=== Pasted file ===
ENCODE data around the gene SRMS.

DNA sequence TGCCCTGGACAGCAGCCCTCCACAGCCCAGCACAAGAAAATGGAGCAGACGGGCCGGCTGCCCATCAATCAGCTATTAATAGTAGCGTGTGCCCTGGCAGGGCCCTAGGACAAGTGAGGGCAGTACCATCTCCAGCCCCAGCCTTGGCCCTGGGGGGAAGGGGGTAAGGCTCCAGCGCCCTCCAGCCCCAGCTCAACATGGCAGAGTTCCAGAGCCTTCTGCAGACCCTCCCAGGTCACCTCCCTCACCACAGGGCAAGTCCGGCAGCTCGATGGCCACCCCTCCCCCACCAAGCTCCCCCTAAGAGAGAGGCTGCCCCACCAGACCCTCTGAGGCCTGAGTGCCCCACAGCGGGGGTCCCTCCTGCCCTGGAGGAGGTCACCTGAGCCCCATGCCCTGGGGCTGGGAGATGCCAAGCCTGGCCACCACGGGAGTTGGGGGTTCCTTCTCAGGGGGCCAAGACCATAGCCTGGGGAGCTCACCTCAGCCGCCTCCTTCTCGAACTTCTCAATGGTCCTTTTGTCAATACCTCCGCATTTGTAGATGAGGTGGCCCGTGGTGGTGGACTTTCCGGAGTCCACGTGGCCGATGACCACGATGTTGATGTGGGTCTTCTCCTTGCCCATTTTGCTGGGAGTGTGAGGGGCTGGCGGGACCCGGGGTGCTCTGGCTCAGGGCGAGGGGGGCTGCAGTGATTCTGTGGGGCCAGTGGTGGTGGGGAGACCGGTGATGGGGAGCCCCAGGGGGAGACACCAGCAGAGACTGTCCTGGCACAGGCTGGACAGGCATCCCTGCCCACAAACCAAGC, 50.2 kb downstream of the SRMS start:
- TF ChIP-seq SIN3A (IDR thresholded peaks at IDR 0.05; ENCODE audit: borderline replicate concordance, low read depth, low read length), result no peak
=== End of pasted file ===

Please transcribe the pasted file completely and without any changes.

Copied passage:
ENCODE data around the gene SRMS.

DNA sequence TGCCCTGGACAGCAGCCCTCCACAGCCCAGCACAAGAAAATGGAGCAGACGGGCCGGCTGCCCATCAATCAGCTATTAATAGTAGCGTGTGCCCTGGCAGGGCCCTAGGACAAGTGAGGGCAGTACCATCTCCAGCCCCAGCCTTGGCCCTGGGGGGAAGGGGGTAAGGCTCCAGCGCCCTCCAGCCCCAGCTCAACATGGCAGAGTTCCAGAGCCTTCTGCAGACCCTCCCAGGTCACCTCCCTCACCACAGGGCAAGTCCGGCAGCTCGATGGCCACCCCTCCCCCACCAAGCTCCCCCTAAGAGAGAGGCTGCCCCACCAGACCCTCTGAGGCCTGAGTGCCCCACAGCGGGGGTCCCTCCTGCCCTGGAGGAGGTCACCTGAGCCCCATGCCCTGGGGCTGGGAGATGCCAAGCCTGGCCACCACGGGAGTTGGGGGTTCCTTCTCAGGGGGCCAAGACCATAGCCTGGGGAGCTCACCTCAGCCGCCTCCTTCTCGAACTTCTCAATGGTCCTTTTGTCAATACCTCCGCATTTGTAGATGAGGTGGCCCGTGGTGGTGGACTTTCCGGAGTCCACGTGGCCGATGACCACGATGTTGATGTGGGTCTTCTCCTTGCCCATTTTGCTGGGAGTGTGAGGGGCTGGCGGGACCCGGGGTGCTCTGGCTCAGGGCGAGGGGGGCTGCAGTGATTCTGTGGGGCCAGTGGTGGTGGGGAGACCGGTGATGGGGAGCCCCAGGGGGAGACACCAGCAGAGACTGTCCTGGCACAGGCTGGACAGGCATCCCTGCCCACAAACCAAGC, 50.2 kb downstream of the SRMS start:
- TF ChIP-seq SIN3A (IDR thresholded peaks at IDR 0.05; ENCODE audit: borderline replicate concordance, low read depth, low read length), result no peak